No Autumn Budget – What impact will this have on Capital Gains Tax?

No autumn Budget – a knock-on effect from the Coronavirus pandemic

Services
Corporate
Type
Updates

Typically, the Government would reflect on the state of the country’s financial situation and propose forthcoming tax changes in its Autumn Budget.

This year is different in many ways and the effect the Coronavirus has on nearly every aspect of our life did not stop at the doors of Parliament. On 23 September 2020, the Treasury announced that now is not the time to outline long-term plans and that it has therefore scrapped all plans for an Autumn Budget this year as a result of the pandemic. Consequently, any financial decisions will be put on hold until 2021.

What does that mean for Capital Gains Tax (CGT)? 

It would be an incredibly difficult task for Chancellor Sunak to anticipate any tax changes needed to recoup the costs of the pandemic while the world is still responding to a second wave of the virus.

To that end, the Government’s decision not to announce the Autumn Budget makes it likely that any major changes regarding our tax regimes will not be announced until 2021.

As set out in our previous News Flash, in anticipation of the announcement of the Autumn Budget, commentators had suggested that there might be an equalisation of the CGT rate and the income tax rate, i.e. an immediate increase of the CGT rate in order to bring it in line with income tax rates (which are paid at a rate of up to 45%).

The news of no Autumn Budget this year is good news and is welcomed by those who were trying to expedite the completion of any asset sales in order to ensure that any gains would be taxed under the current CGT regime.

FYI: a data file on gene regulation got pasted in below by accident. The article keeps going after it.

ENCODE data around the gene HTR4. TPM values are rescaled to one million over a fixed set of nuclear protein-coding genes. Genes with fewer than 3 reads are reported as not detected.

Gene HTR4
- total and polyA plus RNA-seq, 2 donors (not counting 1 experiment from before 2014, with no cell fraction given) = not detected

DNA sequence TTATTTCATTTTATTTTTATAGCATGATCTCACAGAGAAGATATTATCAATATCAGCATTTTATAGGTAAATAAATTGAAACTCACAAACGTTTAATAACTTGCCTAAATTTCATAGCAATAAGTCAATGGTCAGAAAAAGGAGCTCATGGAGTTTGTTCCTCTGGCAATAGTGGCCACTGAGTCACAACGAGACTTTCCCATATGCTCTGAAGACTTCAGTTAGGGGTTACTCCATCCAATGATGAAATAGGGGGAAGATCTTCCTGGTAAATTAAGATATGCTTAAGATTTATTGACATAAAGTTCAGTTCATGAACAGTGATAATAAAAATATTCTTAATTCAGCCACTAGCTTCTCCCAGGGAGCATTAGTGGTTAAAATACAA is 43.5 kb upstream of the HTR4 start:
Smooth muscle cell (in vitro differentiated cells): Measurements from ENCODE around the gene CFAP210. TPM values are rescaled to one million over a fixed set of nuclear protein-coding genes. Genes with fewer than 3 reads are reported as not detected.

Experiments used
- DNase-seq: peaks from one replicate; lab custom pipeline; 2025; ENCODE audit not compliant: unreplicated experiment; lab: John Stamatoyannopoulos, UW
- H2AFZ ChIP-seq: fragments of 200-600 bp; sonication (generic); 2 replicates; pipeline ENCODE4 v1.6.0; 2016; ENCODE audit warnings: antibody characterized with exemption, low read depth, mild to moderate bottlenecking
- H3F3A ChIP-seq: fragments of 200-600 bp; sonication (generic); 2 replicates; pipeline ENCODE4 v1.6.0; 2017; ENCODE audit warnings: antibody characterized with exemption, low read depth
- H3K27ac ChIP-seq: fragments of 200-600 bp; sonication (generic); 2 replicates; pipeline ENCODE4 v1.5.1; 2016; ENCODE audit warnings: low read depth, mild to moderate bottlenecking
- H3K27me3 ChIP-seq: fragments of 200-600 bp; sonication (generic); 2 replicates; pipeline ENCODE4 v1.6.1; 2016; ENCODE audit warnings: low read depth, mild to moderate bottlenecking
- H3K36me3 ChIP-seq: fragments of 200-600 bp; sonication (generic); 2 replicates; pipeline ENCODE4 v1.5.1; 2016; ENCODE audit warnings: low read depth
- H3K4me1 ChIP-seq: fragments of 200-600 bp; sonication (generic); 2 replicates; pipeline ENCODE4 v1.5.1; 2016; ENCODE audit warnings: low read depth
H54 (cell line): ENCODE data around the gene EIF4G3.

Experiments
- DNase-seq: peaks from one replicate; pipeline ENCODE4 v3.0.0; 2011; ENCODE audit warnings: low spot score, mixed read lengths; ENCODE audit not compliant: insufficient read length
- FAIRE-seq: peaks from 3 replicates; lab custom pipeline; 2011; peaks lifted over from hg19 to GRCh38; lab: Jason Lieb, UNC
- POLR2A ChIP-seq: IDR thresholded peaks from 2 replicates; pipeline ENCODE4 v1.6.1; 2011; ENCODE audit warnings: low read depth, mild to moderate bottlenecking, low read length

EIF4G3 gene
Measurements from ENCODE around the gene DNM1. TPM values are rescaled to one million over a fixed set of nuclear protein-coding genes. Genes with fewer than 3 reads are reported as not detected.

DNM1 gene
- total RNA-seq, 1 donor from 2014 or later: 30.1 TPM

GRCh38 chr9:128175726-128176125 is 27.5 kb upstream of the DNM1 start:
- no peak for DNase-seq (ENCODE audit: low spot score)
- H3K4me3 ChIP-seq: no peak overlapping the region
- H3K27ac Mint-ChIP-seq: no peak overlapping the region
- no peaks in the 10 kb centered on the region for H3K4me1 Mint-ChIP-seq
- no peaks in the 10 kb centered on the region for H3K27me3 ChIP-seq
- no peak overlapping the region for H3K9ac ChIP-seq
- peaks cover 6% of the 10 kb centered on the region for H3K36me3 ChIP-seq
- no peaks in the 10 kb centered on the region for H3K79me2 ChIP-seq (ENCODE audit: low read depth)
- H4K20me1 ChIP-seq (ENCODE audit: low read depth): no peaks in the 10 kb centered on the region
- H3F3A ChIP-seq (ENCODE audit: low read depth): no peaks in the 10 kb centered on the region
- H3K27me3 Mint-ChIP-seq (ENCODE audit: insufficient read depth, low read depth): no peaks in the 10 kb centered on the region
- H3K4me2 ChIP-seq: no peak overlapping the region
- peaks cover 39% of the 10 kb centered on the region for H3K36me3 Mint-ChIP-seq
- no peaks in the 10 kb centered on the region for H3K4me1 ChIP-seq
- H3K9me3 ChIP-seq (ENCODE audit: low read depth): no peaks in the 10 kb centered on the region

Whilst there appears to be a stay of execution, caution should be exercised as the Chancellor’s CGT review is still ongoing and the following areas are very much under scrutiny:

  • chargeable gains on shares and securities, including holdings of listed shares;
  • the acquisition and disposal of property;
  • the practical operation of principal private residence relief;
  • consideration of the issues arising from the boundary between income tax and capital gains tax in relation to employees.

Although everything points to any changes to CGT coming into force in 2021, the last 6 months have shown that we are living in unpredictable and unprecedented times.  Our view remains that if you are contemplating a sale or are currently negotiating an exit, steps should be taken, whenever commercially possible, to expedite the transaction timetable in order to avoid any unwanted surprises

If you are looking to sell your business, are concerned about the potential changes to CGT or would like to discuss any of the issues we have raised above, please contact Mark Tasker ([email protected]), Stephen Callender ([email protected]) or anyone in our Corporate Team.


This information is necessarily of a general nature and doesn’t constitute legal advice. This is not a substitute for formal legal advice, given in the context of full information under an engagement with Bates Wells.

All content on this page is correct as of October 8, 2020.